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Background: Evolutionary changes in natural populations can occur on ecological time scales. Investigators have become very interested in characterizing short-term fluctuations in selection pressure, in identifying the circumstances under which the opportunity for selection is greatest, and in determining whether this opportunity is realized. Aims: Introduce a new metric to explore how the opportunity for selection on the mean of a phenotypic character varies with time. Using data from two long-term studies of marked individuals, examine how the opportunity for and the selection on a character mean and variance covary with population growth. Metrics: The traditional opportunity for selection metric (OS) is defined as the variance in relative fitness or the variation in absolute fitness divided by the square of the mean absolute fitness. This metric might not be appropriate to evaluate the maximum selection acting on a quantitative character because individual variation in both quantitative characters and in fitness underpins evolution by natural selection. We therefore develop a new metric, the opportunity for selection on a quantitative character (OSM), which considers variation in both character and fitness distributions. Methods: Determine selection, OS, and OSM, in both simulated and empirical data. Compare the results for the traditional OS metric with the new OSM. Results: The classical measure of the OS correlates with the OSM when calculated on simulated data but their association was curvilinear for non-normally distributed fitness components. Similar results were found for empirical data but their correlations were lower. Selection is strongest in declining populations and is greatest when the OSM is large, as in harsh environments. Conclusions: Because most fitness components are non-normally distributed, OS will only approximately capture the maximum possible selection differential on phenotypic characters over a time step. The OSM should be a more useful metric for determining how selection will alter the distribution of characters. © 2012 Fanie Pelletier.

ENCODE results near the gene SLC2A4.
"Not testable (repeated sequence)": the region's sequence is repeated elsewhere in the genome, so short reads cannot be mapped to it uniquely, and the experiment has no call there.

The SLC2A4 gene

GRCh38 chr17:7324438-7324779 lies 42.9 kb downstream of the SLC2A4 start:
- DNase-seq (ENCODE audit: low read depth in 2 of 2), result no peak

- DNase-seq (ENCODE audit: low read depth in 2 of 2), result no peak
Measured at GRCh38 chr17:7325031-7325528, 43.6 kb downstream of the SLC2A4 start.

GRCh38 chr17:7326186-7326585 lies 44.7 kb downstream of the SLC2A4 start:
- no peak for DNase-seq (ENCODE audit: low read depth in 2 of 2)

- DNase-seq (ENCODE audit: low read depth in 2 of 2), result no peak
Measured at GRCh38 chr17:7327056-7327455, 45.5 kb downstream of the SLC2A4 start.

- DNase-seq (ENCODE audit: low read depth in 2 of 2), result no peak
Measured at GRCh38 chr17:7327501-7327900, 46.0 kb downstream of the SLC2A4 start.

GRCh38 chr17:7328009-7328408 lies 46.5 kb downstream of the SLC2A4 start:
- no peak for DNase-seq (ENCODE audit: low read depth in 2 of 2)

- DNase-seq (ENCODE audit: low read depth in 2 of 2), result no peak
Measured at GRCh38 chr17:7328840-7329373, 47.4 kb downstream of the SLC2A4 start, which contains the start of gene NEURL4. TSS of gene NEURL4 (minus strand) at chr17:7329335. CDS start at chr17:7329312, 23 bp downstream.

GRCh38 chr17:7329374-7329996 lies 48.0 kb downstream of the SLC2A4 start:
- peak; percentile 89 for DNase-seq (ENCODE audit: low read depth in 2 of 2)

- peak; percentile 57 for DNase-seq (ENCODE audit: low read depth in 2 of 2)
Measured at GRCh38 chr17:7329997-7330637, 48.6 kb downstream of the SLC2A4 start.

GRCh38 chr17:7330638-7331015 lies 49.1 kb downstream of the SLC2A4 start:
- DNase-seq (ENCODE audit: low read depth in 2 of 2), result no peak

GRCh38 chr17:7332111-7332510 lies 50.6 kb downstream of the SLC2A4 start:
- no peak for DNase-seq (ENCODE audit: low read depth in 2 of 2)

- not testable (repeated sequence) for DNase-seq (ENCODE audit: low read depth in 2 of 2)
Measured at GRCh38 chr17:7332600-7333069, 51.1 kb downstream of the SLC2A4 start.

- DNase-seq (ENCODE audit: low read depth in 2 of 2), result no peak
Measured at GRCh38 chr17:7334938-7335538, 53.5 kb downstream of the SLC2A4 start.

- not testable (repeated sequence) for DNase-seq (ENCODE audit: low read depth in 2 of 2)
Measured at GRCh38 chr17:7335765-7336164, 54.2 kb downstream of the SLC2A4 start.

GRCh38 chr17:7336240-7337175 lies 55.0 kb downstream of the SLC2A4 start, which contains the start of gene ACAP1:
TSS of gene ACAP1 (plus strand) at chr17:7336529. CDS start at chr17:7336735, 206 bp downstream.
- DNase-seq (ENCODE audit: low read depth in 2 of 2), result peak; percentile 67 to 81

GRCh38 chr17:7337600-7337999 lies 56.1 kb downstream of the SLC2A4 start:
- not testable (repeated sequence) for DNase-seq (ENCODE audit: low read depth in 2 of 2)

Journal article


Evolutionary Ecology Research

Publication Date





729 - 742